If what you think is the primary is center tapped, that's not a good sign. Hopefully the secondary IS center tapped if you're building a push-pull amplifier. On some transformers you also have to figure out the phase (direction) of the windings. This can be done using say an audio signal generator (which don't usually mind driving an effective short circuit) set to 60hz and experimenting with series/parallel configurations of windings until you get the desired results.

Once you figure out the windings, connect 120 volts ac (or some lower voltage from another transformer if you're being cautious) to the primary and measure the no-load secondary voltages. This will give you the turns ratio of the transformer.

With the transformer running on 120 volts, load the secondary with a power resistor (or combination of them) that will result in about a 0.1 amp to 1.0 amp AC RMS current. Note the voltage reading on the secondary with this load (make it brief if your resistors cannot handle that much power). It's safe to briefly overload the resistors by a factor of 4X if they're large ceramic power types (and they should be). P = V**2/R (V squared divided by the resistance).

Repeat the above test with a load the produces a current from 1.5 amps to 3 amps. Subtract the two readings and divide it by the difference in current:

R = (V1 - V2)/(I2 - I1)

The resulting value is the effective series resistance of your transformer and can be used to calculate its voltage drop at any given load as follows:

Vout = Vnoload - I*Rseries

You then multiply the Vout value by 1.414 to get your DC supply rail voltage.

What this test doesn't tell you is when the transformer will start to go into saturation (overload). Some people estimate the total VA capacity by weight as suggested above, and others use a formula based on the wire gauge of the windings (which can be hard to figure out with some transformers). It can also sometimes be estimated from Rseries but I don't have those formulas handy.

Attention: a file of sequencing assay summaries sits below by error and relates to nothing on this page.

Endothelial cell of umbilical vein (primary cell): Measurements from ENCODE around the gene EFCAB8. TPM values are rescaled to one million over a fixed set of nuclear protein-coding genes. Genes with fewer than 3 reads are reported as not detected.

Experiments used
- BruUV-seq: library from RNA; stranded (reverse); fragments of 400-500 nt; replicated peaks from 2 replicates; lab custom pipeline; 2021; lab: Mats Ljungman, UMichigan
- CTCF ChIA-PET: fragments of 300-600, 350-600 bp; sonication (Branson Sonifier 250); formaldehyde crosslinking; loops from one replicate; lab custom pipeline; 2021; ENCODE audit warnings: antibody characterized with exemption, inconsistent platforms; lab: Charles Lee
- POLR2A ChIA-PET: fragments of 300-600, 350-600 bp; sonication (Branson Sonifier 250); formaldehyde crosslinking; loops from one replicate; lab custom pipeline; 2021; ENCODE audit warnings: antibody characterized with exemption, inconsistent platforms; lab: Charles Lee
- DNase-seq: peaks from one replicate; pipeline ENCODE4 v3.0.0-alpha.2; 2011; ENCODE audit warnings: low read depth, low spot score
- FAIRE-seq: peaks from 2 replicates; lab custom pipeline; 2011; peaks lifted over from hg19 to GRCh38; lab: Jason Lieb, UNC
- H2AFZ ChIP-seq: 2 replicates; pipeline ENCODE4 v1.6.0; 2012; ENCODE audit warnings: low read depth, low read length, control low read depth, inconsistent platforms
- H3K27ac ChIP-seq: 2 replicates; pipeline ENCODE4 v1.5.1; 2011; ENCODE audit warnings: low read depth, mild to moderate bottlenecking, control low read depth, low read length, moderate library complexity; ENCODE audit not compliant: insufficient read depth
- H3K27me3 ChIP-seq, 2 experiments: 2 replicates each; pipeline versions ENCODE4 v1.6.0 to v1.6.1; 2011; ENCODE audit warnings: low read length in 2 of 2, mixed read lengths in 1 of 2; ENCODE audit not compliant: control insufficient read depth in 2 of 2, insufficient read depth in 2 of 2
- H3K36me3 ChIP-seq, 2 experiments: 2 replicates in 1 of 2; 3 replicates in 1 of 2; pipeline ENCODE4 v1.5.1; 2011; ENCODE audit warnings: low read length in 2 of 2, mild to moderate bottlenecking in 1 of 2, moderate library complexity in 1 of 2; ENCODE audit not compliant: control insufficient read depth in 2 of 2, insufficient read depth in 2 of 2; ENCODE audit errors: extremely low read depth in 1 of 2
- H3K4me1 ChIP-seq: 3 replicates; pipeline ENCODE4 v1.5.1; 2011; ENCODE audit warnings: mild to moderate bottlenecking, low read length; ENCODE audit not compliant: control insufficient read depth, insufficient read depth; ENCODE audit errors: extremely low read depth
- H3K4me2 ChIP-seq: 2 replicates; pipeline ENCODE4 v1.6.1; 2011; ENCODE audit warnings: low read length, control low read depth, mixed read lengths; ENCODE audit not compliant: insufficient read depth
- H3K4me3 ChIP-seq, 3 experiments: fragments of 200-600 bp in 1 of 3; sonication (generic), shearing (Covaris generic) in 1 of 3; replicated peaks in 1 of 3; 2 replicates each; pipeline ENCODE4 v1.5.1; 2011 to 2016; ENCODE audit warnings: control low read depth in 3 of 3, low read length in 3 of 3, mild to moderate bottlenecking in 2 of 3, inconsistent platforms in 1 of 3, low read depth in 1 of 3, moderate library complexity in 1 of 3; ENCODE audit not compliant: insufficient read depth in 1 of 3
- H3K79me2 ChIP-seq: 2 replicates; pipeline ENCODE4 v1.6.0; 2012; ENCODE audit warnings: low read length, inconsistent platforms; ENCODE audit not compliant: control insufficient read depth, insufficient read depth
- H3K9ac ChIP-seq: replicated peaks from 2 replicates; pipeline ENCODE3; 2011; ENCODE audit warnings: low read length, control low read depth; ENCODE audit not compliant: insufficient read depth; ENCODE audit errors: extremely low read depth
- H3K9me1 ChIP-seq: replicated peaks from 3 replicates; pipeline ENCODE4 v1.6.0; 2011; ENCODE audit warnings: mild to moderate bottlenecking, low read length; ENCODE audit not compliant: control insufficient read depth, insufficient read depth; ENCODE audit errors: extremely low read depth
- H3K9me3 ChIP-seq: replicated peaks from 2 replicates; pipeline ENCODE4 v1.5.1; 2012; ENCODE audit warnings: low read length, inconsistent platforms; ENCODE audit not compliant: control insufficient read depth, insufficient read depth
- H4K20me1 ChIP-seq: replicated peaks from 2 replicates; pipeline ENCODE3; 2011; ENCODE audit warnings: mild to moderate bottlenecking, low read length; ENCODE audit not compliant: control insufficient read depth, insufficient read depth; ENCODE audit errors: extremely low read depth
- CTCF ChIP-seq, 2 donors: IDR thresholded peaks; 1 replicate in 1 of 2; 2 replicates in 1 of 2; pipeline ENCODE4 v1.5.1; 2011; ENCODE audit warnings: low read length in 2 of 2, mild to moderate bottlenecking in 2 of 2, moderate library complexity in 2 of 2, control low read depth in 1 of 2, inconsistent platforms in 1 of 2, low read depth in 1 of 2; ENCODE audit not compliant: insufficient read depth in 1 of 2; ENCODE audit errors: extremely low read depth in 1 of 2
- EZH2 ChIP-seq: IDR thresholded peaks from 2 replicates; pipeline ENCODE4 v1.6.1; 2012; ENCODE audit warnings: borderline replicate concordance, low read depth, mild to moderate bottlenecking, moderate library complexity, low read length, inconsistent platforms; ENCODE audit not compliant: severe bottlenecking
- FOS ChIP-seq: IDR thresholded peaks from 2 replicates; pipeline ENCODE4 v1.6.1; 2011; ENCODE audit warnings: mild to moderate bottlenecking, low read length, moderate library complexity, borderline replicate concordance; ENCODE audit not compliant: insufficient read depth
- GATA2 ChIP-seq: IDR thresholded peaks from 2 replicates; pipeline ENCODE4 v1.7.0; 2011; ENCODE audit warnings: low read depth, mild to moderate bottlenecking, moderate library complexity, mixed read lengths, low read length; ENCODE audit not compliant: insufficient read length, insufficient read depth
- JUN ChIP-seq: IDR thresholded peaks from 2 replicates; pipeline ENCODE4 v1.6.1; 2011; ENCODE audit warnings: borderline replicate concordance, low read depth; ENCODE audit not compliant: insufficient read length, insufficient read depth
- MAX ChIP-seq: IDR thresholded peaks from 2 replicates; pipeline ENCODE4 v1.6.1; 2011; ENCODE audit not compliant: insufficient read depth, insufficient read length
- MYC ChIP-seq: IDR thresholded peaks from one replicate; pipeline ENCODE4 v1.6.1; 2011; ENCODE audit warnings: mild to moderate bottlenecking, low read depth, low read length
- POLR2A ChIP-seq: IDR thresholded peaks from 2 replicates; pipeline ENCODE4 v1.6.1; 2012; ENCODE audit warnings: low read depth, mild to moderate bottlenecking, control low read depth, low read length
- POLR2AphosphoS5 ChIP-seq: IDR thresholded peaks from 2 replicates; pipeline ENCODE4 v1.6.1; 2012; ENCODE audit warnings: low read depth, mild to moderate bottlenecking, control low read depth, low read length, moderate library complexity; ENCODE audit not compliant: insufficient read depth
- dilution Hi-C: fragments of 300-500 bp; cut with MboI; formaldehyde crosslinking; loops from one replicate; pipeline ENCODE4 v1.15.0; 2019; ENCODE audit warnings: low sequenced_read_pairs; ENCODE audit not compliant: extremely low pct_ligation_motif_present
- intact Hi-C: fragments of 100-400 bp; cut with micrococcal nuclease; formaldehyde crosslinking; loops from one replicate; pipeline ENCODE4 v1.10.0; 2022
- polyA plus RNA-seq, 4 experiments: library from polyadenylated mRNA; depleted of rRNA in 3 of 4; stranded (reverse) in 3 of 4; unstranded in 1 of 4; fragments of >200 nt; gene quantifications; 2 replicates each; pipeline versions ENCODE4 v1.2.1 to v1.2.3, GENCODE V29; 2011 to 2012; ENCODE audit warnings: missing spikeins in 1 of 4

Reply With Quote


Hide this!Advertise here!
Thread Tools Search this Thread
Search this Thread:

Advanced Search

Posting Rules
You may not post new threads
You may not post replies
You may not post attachments
You may not edit your posts

BB code is On
Smilies are On
[IMG] code is On
HTML code is Off
Trackbacks are Off
Pingbacks are Off
Refbacks are Off

Similar Threads
Thread Thread Starter Forum Replies Last Post
How to determine if class G/H? tktran303 Solid State 21 4th September 2008 11:48 AM
"rule of thumb" used to determine xxVA for a power supply's transformer? CopyofAudiófilo Chip Amps 11 22nd July 2008 12:01 PM
How to determine phase of transformer secondaries? Onvinyl Parts 10 7th March 2006 10:53 AM
how to determine P1 from P2 of a Push-pull transformer? up4 Tubes / Valves 10 13th June 2005 10:54 PM
how to determine the pin layout of NPN or PnP? tone Solid State 3 31st December 2002 01:15 PM

New To Site? Need Help?

All times are GMT. The time now is 12:41 AM.

vBulletin Optimisation provided by vB Optimise (Pro) - vBulletin Mods & Addons Copyright © 2017 DragonByte Technologies Ltd.
Copyright ©1999-2017 diyAudio

Content Relevant URLs by vBSEO 3.3.2